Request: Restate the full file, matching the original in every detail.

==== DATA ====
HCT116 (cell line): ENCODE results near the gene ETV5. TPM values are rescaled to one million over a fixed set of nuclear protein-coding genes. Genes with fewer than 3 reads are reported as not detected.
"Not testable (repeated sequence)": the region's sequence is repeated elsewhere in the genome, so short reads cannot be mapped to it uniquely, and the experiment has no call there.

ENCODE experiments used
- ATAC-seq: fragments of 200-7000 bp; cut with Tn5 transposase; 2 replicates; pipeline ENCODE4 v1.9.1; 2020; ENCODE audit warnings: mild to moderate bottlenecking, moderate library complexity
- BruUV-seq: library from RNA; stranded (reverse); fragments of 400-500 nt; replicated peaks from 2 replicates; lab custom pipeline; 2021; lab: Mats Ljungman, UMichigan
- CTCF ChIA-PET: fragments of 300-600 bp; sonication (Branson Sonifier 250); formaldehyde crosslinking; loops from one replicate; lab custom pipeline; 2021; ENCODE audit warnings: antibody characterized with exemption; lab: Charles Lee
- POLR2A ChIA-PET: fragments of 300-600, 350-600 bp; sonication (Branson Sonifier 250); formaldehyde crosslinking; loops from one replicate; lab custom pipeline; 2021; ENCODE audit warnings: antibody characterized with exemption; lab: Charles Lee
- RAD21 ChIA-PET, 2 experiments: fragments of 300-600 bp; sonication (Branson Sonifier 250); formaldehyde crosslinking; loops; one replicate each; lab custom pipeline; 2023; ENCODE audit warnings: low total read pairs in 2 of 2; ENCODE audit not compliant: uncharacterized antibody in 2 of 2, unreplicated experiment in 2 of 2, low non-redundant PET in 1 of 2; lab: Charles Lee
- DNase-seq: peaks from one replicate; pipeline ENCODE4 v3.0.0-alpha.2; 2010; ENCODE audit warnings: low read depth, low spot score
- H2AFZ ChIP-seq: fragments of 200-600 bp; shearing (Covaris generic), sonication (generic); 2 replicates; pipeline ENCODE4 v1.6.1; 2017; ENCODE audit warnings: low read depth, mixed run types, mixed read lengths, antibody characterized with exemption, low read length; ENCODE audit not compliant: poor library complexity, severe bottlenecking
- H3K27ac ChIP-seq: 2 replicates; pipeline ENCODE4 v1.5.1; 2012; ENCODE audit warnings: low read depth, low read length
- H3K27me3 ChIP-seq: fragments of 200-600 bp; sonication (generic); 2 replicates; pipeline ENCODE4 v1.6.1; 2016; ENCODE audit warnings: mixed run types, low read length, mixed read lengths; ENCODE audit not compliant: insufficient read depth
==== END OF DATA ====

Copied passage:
HCT116 (cell line): ENCODE results near the gene ETV5. TPM values are rescaled to one million over a fixed set of nuclear protein-coding genes. Genes with fewer than 3 reads are reported as not detected.
"Not testable (repeated sequence)": the region's sequence is repeated elsewhere in the genome, so short reads cannot be mapped to it uniquely, and the experiment has no call there.

ENCODE experiments used
- ATAC-seq: fragments of 200-7000 bp; cut with Tn5 transposase; 2 replicates; pipeline ENCODE4 v1.9.1; 2020; ENCODE audit warnings: mild to moderate bottlenecking, moderate library complexity
- BruUV-seq: library from RNA; stranded (reverse); fragments of 400-500 nt; replicated peaks from 2 replicates; lab custom pipeline; 2021; lab: Mats Ljungman, UMichigan
- CTCF ChIA-PET: fragments of 300-600 bp; sonication (Branson Sonifier 250); formaldehyde crosslinking; loops from one replicate; lab custom pipeline; 2021; ENCODE audit warnings: antibody characterized with exemption; lab: Charles Lee
- POLR2A ChIA-PET: fragments of 300-600, 350-600 bp; sonication (Branson Sonifier 250); formaldehyde crosslinking; loops from one replicate; lab custom pipeline; 2021; ENCODE audit warnings: antibody characterized with exemption; lab: Charles Lee
- RAD21 ChIA-PET, 2 experiments: fragments of 300-600 bp; sonication (Branson Sonifier 250); formaldehyde crosslinking; loops; one replicate each; lab custom pipeline; 2023; ENCODE audit warnings: low total read pairs in 2 of 2; ENCODE audit not compliant: uncharacterized antibody in 2 of 2, unreplicated experiment in 2 of 2, low non-redundant PET in 1 of 2; lab: Charles Lee
- DNase-seq: peaks from one replicate; pipeline ENCODE4 v3.0.0-alpha.2; 2010; ENCODE audit warnings: low read depth, low spot score
- H2AFZ ChIP-seq: fragments of 200-600 bp; shearing (Covaris generic), sonication (generic); 2 replicates; pipeline ENCODE4 v1.6.1; 2017; ENCODE audit warnings: low read depth, mixed run types, mixed read lengths, antibody characterized with exemption, low read length; ENCODE audit not compliant: poor library complexity, severe bottlenecking
- H3K27ac ChIP-seq: 2 replicates; pipeline ENCODE4 v1.5.1; 2012; ENCODE audit warnings: low read depth, low read length
- H3K27me3 ChIP-seq: fragments of 200-600 bp; sonication (generic); 2 replicates; pipeline ENCODE4 v1.6.1; 2016; ENCODE audit warnings: mixed run types, low read length, mixed read lengths; ENCODE audit not compliant: insufficient read depth